Murray's Lightly Salted Mozzarella
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Real, fresh mozzarella can bring you to your knees.
Mozzarella is a traditional Italian pasta filata (pulled curd) cheese. By pulling mozzarella curd, shredding it on a chittarra (guitar), plunking it into nearby boiling water, and then continually stretching and pulling it with a paddle, cheesemakers produce a smooth, stretchy, rindless ball. Once a mass has formed, it is mozzare (torn) and re-formed into various shapes and sizes.
Historically produced in the southern Italian regions of Campania, Lazio, and Apulia, Murrayâ€™s mozzarella is made locally of the high quality cows' milk from upstate NY. It is lightly salted, yielding and chewy, with a fresh milk flavor.
Heaven in the cold weather on toasted bread with a drizzle of olive oil, perfectly paired in the warm summer with fresh tomatoes and basil, mozzarella has a fresh, sweet, delicate flavor. It is enlivened by Italian bubbles such as Franciacorta and Prosecco, and complemented by the white wines of the Mezzogiorno â€“ think Fiano di Avellino â€“ that is its historical home.
Just the Facts
MerlotA smooth and medium-bodied wine with a more rounded flavor than other reds. Dark fruits are present but with minimal tannins and no noticeable spice.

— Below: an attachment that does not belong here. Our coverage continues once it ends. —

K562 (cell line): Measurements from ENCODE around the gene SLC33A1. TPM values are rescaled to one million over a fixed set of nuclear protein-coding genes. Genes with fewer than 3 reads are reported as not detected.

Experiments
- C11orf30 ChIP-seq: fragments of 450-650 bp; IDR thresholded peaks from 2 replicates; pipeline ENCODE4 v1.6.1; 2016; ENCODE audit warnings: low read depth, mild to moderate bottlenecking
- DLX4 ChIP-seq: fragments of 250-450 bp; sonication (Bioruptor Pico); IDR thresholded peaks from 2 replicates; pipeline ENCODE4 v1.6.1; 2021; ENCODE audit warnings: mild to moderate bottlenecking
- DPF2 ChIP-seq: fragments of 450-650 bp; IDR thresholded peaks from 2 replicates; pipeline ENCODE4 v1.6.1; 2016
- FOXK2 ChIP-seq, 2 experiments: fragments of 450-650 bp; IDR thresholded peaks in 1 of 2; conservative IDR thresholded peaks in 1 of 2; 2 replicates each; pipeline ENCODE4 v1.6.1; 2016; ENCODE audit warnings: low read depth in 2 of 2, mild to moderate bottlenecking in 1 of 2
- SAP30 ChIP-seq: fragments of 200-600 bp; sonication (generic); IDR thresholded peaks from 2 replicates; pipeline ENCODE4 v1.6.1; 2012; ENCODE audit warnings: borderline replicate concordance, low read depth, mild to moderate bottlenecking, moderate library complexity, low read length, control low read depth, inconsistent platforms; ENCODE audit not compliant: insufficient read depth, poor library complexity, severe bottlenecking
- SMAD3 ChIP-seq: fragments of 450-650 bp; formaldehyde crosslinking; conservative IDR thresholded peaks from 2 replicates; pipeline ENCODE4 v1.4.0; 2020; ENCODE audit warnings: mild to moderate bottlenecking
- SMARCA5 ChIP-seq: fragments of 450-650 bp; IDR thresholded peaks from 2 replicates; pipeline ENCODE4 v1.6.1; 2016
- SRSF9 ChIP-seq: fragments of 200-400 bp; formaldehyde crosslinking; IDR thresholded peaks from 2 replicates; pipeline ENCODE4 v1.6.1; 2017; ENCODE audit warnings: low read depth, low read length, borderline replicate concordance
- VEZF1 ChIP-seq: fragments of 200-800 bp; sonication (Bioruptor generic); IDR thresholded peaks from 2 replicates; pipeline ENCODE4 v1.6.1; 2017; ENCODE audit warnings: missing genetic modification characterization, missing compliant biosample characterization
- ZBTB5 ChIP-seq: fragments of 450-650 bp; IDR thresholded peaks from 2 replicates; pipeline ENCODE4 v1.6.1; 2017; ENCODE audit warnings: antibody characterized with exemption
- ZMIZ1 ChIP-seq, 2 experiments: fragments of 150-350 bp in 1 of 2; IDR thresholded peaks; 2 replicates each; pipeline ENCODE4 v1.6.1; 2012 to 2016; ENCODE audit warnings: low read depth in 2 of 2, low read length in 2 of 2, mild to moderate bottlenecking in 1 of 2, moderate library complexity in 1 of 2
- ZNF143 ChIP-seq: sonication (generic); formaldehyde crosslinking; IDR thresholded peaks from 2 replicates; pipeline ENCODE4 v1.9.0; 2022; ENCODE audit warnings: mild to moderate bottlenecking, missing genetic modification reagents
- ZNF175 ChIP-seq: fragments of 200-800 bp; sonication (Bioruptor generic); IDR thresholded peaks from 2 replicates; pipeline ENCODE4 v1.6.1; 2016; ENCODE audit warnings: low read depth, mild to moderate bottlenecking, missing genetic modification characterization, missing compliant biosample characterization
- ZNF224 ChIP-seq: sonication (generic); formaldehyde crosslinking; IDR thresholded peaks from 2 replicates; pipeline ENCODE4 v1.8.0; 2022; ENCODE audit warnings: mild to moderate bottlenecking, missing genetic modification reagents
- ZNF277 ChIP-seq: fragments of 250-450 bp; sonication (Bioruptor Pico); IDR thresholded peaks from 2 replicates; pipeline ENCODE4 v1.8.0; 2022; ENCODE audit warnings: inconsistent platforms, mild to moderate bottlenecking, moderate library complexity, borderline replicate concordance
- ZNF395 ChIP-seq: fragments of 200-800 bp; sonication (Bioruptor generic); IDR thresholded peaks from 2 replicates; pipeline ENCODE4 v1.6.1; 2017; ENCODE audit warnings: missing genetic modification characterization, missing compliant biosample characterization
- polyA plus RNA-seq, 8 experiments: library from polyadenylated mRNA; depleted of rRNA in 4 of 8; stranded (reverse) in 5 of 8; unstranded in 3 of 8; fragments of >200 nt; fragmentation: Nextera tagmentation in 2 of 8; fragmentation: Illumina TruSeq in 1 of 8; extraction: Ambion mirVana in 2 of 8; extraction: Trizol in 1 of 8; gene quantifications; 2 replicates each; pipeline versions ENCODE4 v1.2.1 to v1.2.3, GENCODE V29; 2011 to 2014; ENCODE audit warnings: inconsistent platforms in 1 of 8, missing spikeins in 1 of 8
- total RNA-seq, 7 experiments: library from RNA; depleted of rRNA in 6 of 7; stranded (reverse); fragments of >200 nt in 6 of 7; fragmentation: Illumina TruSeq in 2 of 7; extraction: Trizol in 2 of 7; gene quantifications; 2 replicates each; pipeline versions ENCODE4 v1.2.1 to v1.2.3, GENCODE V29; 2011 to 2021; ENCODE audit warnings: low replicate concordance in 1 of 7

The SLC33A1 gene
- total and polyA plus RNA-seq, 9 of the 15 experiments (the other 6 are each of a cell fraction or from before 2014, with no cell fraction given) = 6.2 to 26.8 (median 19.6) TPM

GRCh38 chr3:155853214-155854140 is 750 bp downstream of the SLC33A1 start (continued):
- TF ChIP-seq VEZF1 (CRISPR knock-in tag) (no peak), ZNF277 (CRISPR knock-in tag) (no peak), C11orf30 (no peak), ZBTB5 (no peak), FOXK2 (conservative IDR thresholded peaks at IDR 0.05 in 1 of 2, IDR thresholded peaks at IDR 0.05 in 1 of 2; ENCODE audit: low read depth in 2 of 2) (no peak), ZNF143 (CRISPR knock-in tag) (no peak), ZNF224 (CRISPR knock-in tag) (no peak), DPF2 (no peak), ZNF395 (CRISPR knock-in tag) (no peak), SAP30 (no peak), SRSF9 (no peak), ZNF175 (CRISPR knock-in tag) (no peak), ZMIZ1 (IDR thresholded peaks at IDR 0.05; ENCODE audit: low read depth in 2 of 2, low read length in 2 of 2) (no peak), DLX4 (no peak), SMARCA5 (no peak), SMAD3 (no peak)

RieslingThis food-friendly wine ranges from super sweet to quite dry. Acidity, minerality, and aromas of tropical fruit are almost always present.
Dry: Characterized by bracing acidity and stark minerality. Tropical fruit on the nose, stunningly balanced flavor overall.
Pair with: This versatile wine works equally well with a fresh chevre (bringing out acidity) as it does a stinker like Willoughby (playing up the sweet/salty contrast).
Sweet: The other end of the spectrum offers a cloyingly sweet, syrupy wine. Aromas of ripe peaches and tropical fruit dominate, along with floral, perfumed accents.
Pair with: With something this strong it’s best to contrast the sweetness with something funky or salty: A pungent washed rind like Grayson or a punchy blue like Bleu du Bocage.
RoséWe love them all! Everything from light, crisp Provence style to deep and fruity Spanish Rosados. Don’t be afraid to enjoy rosé year-round, but we like the summer staple best with refreshing, mild cheeses that are great in warm weather.
Pair with: Young chevres like Coupole and bloomy rinds like Moses Sleeper for the lighter stuff. A darker, fruitier rosé can stand up to a heavier cheese like nutty Pecorino Oro Antico. Sparkling rosé is a perfect match for Nettle Meadow Kunik.